Hechinger Co. reported a 69 percent jump in profits for the second quarter yesterday, while Giant Food Inc. posted a small increase in earnings and said profits as a percentage of sales are down.
The reports from two of the Washington's area's biggest retailers provided additional evidence that consumers are changing their buying habits in the face of a recession.
Last Friday, the area's two largest general merchandise chains reported profits were declining because consumer spending is slowing.
Earnings dropped from $2 million (84 cents a share) to $928,000 (38 cents) at Woodward & Lothrop and from $903,000 (19 cents) to $834,000 (18 cents) at Garfinckel, Brooks Brothers, Miller & Rhoades Inc. despite modest sales increases by both chains.
In contrast, Hechinger yesterday said its sales for the three months ended Aug. 4 increased 29 percent to $37.1 million from $28.8 million (40 cents a share) from $789,000 (24 cents).
"The company has done well in recessionary periods in the past," noted President John W. Hechinger and Chairman Richard England in their report to shareholders. "People tend to use their leisure time to fix up their homes in these periods, resulting in a favorable impact on sales."
For the first half of the year, Hechinger sales were up 33 percent -- from $52.7 million to $70.4 million -- and earnings increased to $2.2 million (65 cents) from $1.4 million (40 cents).
At Giant Food, earnings for the 12 weeks ended Aug. 11 were $3.5 million (70 cents a share), up from $3.3 million (67 cents).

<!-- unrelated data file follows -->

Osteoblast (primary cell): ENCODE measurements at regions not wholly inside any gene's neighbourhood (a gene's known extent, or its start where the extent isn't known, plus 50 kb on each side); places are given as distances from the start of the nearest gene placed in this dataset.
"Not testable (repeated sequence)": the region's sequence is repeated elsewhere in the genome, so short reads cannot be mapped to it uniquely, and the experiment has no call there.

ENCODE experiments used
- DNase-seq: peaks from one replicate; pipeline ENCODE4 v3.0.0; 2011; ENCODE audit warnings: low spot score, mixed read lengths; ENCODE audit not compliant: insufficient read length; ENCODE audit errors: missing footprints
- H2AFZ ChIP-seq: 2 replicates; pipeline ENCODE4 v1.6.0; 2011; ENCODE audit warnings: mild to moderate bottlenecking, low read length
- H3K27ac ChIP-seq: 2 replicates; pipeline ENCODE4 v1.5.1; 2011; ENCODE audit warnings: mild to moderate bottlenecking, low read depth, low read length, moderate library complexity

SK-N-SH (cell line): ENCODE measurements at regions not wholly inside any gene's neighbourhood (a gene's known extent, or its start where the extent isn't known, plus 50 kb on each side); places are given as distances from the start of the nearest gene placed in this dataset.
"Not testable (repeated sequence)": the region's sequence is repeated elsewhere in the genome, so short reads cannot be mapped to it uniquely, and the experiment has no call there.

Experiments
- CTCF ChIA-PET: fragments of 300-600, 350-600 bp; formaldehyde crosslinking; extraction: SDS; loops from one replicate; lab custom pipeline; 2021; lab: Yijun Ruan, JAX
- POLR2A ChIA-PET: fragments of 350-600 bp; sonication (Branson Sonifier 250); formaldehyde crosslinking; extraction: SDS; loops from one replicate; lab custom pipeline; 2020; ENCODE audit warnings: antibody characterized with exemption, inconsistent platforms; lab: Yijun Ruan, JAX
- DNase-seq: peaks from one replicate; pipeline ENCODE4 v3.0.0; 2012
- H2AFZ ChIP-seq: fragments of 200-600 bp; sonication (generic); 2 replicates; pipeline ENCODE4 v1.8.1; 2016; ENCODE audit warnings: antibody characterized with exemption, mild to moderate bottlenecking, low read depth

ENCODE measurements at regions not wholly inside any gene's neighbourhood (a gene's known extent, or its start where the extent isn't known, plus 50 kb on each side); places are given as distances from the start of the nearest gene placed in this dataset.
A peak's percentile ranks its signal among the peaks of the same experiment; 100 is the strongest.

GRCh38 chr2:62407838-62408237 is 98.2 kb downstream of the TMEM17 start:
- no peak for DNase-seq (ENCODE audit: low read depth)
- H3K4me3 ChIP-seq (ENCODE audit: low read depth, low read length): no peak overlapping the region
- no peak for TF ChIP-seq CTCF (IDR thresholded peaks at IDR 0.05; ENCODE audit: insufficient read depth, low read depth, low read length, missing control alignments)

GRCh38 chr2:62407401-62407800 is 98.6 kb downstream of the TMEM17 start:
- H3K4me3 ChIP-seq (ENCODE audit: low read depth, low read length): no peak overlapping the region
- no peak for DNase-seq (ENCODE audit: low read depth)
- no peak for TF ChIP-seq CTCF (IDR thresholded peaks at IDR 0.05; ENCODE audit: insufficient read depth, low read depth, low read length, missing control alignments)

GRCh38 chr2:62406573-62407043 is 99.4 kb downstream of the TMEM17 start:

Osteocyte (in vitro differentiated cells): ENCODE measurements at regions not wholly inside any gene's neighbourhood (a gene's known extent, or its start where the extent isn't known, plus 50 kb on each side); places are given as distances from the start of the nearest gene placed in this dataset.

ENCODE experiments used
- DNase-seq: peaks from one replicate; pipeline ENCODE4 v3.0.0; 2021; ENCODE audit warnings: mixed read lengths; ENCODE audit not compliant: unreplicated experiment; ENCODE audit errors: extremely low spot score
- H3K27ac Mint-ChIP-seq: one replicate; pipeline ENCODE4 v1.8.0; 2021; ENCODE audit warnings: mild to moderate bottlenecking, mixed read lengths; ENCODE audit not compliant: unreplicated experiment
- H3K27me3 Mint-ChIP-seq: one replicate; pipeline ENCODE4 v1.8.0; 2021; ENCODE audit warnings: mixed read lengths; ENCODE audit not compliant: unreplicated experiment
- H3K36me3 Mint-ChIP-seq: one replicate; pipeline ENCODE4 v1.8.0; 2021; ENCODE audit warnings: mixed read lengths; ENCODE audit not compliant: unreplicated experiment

Sales of the area's largest supermarket chain increased by 15.4 percent to $273 million from $237 million a year ago. Local food prices have increased about 11 percent in the past year, and Giant's 15 percent gain indicates the chain not only has kept up with inflation but also has increased its actual sales.
But Giant's profits didn't keep pace with the sales gain, and the company's profit margin decreased from 1.39 percent of sales to 1.29 percent for the quarter.
For the first 24 weeks of the year, however, Giant earnings were up 25 percent to $7.8 million ($1.57 from $6.2 million ($1.26), and profits climbed to 1.45 percent of sales from 1.32 percent. Sales for the half increased 14 percent to $542 million from $474 million.
Lately, however, Giant earnings have been held back because the company hasn't been able to pass on to consumers all increases in prices, apparently because shoppers are becoming unwilling to pay higher prices.